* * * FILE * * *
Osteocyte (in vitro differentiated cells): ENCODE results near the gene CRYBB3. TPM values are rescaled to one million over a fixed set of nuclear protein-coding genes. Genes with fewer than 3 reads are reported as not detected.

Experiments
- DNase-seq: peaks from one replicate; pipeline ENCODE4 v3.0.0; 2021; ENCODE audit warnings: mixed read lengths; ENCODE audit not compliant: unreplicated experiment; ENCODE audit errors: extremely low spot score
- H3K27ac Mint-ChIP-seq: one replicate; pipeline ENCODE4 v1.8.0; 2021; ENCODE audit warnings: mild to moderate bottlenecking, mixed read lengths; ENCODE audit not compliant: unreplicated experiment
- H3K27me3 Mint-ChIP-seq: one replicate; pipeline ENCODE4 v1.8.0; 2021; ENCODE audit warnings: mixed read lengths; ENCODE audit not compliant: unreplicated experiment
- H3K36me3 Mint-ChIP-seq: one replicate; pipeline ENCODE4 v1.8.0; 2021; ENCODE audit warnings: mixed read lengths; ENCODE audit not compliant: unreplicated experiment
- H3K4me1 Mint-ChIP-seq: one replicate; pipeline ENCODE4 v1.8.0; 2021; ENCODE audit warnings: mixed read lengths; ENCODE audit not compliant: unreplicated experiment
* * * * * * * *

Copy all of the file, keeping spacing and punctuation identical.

Osteocyte (in vitro differentiated cells): ENCODE results near the gene CRYBB3. TPM values are rescaled to one million over a fixed set of nuclear protein-coding genes. Genes with fewer than 3 reads are reported as not detected.

Experiments
- DNase-seq: peaks from one replicate; pipeline ENCODE4 v3.0.0; 2021; ENCODE audit warnings: mixed read lengths; ENCODE audit not compliant: unreplicated experiment; ENCODE audit errors: extremely low spot score
- H3K27ac Mint-ChIP-seq: one replicate; pipeline ENCODE4 v1.8.0; 2021; ENCODE audit warnings: mild to moderate bottlenecking, mixed read lengths; ENCODE audit not compliant: unreplicated experiment
- H3K27me3 Mint-ChIP-seq: one replicate; pipeline ENCODE4 v1.8.0; 2021; ENCODE audit warnings: mixed read lengths; ENCODE audit not compliant: unreplicated experiment
- H3K36me3 Mint-ChIP-seq: one replicate; pipeline ENCODE4 v1.8.0; 2021; ENCODE audit warnings: mixed read lengths; ENCODE audit not compliant: unreplicated experiment
- H3K4me1 Mint-ChIP-seq: one replicate; pipeline ENCODE4 v1.8.0; 2021; ENCODE audit warnings: mixed read lengths; ENCODE audit not compliant: unreplicated experiment